Former Alabama quarterbacks reflect on SEC Championship Games against Florida

Former Alabama quarterbacks reflect on SEC Championship Games against Florida

The first ever SEC Championship game was played at Legion Field in Birmingham in 1992. Photo courtesy of Wikimedia Commons

Jay Barker anxiously stepped out in front of 83,091 fans on Dec. 5, 1992. Legion Field had a capacity crowd for the first ever SEC Championship game and the largest crowd to ever attend a SEC title matchup. The sophomore quarterback was playing against the team that gave the Crimson Tide its only loss the season before. It was more than a loss. It was a 35-0 shutout.

“I think all of us as players and I think even the coaches in our minds were thinking ‘Gosh why this year?’" Barker said. "Here we were with a chance to play for the national title and we had to go through Florida to get there and no other conference had this except us."

The game was decided in the fourth quarter. The Crimson Tide and the Gators were tied at 21-21, and then cornerback Antonio Langham returned an interception 27 yards for the go-ahead score with just 3:16 remaining in the game for a 28-21 Alabama win.

“It really prepared us for the national championship game because all of the buzz, the hype," Barker said. "It had as much coverage as the national championship game because it was the first ever. After winning that game, it gave us a lot of confidence going into that game."

Alabama would go on to beat No. 1 Miami 34-13 in the Sugar Bowl to 13-0 and claim its 12th national title.

“If we didn’t have the chance to play Florida, Florida could always say, ‘We beat them the year before. They didn’t play us. They really didn’t go through the best of the [SEC] East,’” Barker said.

The matchup against Florida in the SEC championship was only the first of three in a row. Barker would bring back Alabama next year, but he tore his left ACL and MCL in the Iron Bowl before. Consequentially, Alabama would fall to the Gators 24-23. 

Barker would get another shot his senior year. He was named SEC player of the year, but the offense could not do enough as the Crimson Tide lost to Florida 28-13.

The matchup of the first three years became the norm. This year marks the 25th championship game, and Florida has a league leading 13 appearances with Alabama’s 12 just behind.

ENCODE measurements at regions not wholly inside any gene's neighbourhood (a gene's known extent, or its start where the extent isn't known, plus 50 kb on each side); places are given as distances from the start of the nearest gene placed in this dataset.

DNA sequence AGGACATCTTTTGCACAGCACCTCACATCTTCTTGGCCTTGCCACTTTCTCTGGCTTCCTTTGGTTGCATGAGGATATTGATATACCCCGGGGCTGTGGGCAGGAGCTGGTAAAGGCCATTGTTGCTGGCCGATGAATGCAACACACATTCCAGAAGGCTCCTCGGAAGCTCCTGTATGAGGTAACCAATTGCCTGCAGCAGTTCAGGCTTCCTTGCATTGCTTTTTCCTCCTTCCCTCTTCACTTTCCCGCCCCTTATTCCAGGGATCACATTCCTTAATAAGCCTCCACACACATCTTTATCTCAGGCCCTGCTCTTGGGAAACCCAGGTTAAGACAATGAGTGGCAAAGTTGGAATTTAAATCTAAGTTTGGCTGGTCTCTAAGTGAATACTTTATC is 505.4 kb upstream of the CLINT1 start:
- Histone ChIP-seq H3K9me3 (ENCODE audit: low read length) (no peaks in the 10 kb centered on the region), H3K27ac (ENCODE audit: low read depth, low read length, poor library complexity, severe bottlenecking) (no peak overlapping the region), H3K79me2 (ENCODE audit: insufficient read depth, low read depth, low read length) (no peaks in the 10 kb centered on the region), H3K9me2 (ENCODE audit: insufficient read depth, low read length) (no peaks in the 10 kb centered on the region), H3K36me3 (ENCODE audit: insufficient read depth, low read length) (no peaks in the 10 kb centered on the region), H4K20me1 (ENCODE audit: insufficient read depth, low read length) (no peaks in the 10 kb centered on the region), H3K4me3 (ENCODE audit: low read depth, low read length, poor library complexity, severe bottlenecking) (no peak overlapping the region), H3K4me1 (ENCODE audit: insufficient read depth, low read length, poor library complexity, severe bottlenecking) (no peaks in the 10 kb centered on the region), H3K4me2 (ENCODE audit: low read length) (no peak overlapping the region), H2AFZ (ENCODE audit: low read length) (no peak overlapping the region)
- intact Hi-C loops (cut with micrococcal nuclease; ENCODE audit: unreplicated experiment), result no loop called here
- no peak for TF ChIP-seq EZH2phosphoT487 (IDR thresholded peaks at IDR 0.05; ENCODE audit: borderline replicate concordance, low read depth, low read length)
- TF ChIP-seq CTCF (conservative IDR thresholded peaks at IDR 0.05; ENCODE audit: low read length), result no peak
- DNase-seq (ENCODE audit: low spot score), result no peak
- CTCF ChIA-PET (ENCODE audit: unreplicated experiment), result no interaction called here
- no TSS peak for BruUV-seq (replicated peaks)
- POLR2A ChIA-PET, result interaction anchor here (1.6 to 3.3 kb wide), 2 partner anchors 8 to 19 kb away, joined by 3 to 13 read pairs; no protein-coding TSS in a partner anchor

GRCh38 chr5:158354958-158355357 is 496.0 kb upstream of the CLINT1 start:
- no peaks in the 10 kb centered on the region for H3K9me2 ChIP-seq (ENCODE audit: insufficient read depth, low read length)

“Florida was a sleeping giant," Barker said. "Coach Bryant always talked about it. If you could find the perfect coach and the perfect scenario, there is so much talent in that state, you could win championships. He was right. We saw it with [Steve] Spurrier. We saw it with Urban Meyer."

This year marks the ninth time the two teams will meet in the title. To put this in perspective, Florida and Alabama have matched up more times than any other team has appearances. LSU ranks behind the two programs with five appearances.

“The expectations are there. Not that they are not there for other schools, but the players understand that if I go to Alabama, I expect to play in the SEC championship, if not play for a national championship. That was part of my reasoning for going to Alabama,” said former Alabama quarterback Andrew Zow. “Those two programs are like no other, and the tradition carries them a lot.”

Zow was the starting quarterback for the 1999 SEC championship team. He, like Barker, would have to face Florida. The Crimson Tide dominated the Gators this time 34-7. Zow believes, like Barker, that the SEC title still means something.

“It means a lot. For me personally I played against my hometown," Zow said. "I grew up 30 minutes north of Gainesville, Florida. Now looking back it means even more to me because I know how tough it is to win the SEC. We were able to do it. I still sometimes don’t think I understand the magnitude of that game or how hard it is to play in that game.”       

The ninth matchup between Alabama and Florida has something on the line. Right now the series is tied 4-4 in the title game, which means the 2016 SEC Championship can give the winner some bragging rights. Of course that only matters until the two meet again, which, if history tells us anything, will be soon.

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